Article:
Parasites are found in a tremendous range of hosts spanning the animal kingdom and beyond. However, the consequences of parasites for their hosts have not been thoroughly studied in many cases and this is particularly true for parasites infecting snakes. Even in very common snakes, such as the garter snake which is widespread throughout North America and has been studied extensively with regard to many aspects of their biology, their parasites have received little attention.
|Histological cross-section of an infected snake's tail |
(m = mesocercariae, v = vertebra)
Alaria spp. have complex life cycles consisting of a snail host in which Alaria eggs multiplies into asexual stages called sporocysts, which then produce multiple clonal larvae called cercariae. These cercariae emerge from the snail and infect frogs. Within the frog, Alaria develop into mesocercariae, a non-reproductive ‘resting’ stage. A mammalian carnivore, usually a canid (e.g., coyote) or mustelid (e.g., mink), serves as the final host in which the parasite reaches sexual maturity. So where does the snake fit in?
It turns out, the garter snake is a paratenic host, also known as a transport or reservoir host, which ends up accumulating Alaria mesocercariae through eating frogs. Paratenic hosts are not physiologically necessary for the parasite’s development as a part of its life cycle, but they help bridge ecological gaps between hosts. In this instance, the snake, which has quite a penchant for frogs, helps Alaria move from a (mostly) aquatic intermediate host to its terrestrial final host. Interestingly, Alaria spp. can infect many species paratenically - including humans; however, since relatively few humans fall prey to carnivores, Alaria that end up in humans are usually at a dead end.
|Tail morphologies observed in red-sided garter snakes. Arrows mark the position of the cloaca. |
Photos modified from Figure 1 of the paper.
|Left: Ruptured tail with ‘ooze’ containing Alaria; Right: Alaria mesocercaria from Figure 2 of the paper.|
It is not uncommon for a snake’s tail to harbor several thousand mesocercariae, and the record holder in our studies had over 6000 mesocercariae in its tail. Alaria infections seem to be ubiquitous in our study populations as all snakes examined have been infected to some degree. Parasite mesocercariae are nearly impossible to visually identify to species level because different species are very similar in morphology. Thus, we used genetic analyses to determine that the snakes in our study population are often co-infected with at least three different Alaria species (primarily A. mustelae and A. marcianae, but also another as yet unidentified species).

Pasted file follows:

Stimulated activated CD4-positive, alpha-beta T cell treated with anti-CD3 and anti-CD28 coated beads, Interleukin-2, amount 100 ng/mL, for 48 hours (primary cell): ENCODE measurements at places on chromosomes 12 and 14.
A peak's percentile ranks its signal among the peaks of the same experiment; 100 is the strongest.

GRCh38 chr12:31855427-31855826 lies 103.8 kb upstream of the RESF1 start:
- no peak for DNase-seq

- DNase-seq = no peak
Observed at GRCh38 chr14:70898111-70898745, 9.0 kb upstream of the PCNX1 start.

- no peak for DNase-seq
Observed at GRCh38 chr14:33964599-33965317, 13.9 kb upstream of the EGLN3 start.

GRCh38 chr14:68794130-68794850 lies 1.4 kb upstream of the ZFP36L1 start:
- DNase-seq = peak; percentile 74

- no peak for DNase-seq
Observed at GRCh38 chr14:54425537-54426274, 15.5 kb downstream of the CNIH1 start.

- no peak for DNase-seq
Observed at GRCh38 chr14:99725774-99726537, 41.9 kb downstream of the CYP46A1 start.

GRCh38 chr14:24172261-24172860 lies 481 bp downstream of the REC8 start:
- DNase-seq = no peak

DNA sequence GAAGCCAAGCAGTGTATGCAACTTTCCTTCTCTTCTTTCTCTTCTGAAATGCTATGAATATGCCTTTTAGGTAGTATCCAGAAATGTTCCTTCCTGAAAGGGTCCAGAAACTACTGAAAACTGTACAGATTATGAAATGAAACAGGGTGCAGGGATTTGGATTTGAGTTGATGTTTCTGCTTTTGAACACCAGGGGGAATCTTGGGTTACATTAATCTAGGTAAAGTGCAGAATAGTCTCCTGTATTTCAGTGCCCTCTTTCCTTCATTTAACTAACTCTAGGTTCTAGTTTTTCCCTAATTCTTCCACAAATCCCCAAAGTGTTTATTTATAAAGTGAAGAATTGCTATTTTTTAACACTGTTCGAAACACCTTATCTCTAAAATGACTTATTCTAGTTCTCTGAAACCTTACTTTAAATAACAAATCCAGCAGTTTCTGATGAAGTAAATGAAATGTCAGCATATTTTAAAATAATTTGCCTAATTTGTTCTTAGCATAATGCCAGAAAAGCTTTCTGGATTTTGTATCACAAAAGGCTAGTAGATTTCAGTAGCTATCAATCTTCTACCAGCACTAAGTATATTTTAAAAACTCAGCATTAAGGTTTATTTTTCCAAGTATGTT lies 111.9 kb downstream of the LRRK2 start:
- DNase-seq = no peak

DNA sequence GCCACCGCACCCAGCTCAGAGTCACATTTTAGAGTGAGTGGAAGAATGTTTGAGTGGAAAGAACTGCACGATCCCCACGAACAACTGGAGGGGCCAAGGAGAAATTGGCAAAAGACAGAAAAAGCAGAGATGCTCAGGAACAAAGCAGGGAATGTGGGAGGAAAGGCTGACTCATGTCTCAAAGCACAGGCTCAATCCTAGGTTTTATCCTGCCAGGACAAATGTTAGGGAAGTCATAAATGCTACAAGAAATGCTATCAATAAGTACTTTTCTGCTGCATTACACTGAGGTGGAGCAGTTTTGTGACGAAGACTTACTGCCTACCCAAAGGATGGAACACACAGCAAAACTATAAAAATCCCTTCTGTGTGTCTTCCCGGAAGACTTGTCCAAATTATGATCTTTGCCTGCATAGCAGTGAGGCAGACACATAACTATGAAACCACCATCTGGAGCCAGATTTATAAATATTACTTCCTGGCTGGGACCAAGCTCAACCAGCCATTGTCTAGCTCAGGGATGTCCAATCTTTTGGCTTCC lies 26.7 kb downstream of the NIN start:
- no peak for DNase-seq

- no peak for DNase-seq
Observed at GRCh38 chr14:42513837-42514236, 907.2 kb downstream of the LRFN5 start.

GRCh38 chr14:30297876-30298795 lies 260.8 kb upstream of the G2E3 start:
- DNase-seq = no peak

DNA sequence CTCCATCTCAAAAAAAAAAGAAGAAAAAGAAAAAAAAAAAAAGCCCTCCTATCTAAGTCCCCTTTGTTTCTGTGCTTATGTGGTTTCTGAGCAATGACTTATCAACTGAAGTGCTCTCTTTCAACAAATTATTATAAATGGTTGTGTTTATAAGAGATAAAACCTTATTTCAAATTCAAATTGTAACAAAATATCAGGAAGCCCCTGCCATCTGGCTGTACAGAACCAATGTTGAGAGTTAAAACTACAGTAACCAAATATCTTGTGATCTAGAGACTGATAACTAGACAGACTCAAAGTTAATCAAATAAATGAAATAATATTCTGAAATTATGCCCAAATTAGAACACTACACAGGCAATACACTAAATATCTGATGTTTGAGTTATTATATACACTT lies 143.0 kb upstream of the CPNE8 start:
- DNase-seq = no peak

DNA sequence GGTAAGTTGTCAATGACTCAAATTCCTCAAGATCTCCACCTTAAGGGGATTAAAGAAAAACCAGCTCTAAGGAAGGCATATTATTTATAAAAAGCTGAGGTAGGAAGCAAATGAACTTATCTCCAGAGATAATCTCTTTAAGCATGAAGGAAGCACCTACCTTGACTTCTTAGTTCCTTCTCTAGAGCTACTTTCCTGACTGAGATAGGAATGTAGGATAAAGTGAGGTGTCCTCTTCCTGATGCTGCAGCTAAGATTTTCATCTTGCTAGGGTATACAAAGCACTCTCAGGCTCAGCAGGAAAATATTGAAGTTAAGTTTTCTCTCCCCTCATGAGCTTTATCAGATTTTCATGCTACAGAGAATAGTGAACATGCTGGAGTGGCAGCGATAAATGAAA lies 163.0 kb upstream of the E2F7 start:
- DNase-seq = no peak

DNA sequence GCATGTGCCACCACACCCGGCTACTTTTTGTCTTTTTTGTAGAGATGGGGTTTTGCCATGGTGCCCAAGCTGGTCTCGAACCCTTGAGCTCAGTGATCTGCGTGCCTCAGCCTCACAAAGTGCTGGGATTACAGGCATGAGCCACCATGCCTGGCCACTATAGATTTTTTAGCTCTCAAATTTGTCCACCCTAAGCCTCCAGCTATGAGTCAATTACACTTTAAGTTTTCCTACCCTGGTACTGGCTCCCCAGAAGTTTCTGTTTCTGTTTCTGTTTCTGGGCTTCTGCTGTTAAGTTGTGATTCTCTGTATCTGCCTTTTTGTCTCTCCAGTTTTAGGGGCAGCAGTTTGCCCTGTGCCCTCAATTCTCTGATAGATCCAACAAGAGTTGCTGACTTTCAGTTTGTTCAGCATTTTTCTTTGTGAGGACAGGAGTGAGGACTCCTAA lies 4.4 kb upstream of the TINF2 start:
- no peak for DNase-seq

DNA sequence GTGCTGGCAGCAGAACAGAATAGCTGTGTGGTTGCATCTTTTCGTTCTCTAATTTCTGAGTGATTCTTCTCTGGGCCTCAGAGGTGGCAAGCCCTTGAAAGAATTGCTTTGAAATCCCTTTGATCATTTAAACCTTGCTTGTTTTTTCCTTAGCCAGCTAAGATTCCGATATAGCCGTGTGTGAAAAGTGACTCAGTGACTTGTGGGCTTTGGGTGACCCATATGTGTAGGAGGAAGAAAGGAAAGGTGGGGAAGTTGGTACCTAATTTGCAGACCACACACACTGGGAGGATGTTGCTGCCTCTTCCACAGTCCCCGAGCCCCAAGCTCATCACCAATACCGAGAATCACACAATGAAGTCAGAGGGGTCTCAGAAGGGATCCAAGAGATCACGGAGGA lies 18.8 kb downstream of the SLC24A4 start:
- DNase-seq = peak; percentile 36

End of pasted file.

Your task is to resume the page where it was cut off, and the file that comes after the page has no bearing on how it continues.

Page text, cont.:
Having identified the infection, the next obvious question to ask was, what are these parasites doing inside the snake’s tail? To answer this, we collected tails from recently dead snakes and prepared them for histology. Examining those samples, revealed that, in severe infections, the tail essentially becomes a bag of parasites and the tail musculature is destroyed (similar to what another parasite – Curtuteria australis – does to the foot of a New Zealand clam), likely through compressive effects of so many parasites in a relatively small space. The mesocercariae tend to be surrounded by pockets of mucous, the accumulation of which leads to the swollen puffy tails. The source of the mucous (host or parasite) is not entirely clear, but we believe it is the host’s body attempting to ‘wall-off’ the infection. Interestingly, some highly infected snakes do not have puffy tails, which suggests there may be variation in host tolerance of the infection.
As parasites destroy the tail musculature, the connection of the tail to the rest of the body is weakened and the likelihood of tail loss is increased. Loss of the tail is probably beneficial to the parasite because it could help facilitate transfer to the definitive host. In an attempt to catch a fleeing snake, a predator may come away with only the tail, especially if the tail is fragile, so aggregating there could prove a useful strategy for Alaria transmission. As we often observe wild snakes that are missing portions of their tails (stub tails), it may be common for predators to end up snacking on only a tail.
Unlike lizards, snakes cannot regrow their tails so tail loss is permanent, and also costly. Previous work found that males with stub tails have compromised reproductive ability. During the garter snake’s mating season, as many as 100 males compete for a single female. In these “mating balls”, males use their tails to wrestle with one another for access to the female. Males with stub tails are less successful competitors and much less likely to obtain a mating.
For females, tail loss also has reproductive implications because males appear to rely on female tail length to align properly with her cloaca during mating. When attempting to mate with a stub-tailed female, males can misjudge the location of her cloaca, reducing the changes of a successful copulation. Thus, through mechanical impairment, Alaria infections can have a direct effect on the fitness of both male and female snakes.
The association of Alaria and garter snakes was first mentioned in the literature nearly a century ago, but has received little attention until very recently. Thus, one need not visit exotic locations to learn new things about host-parasite associations as there is still much to learn about the consequences of parasites even in common species.
Uhrig, E. J., Spagnoli, S. T., Tkach, V. V., Kent, M. L., & Mason, R. T. (2015). Alaria mesocercariae in the tails of red-sided garter snakes: evidence for parasite-mediated caudectomy. Parasitology Research 114: 4451-4461.
This post was written by Dr Emily Uhrig.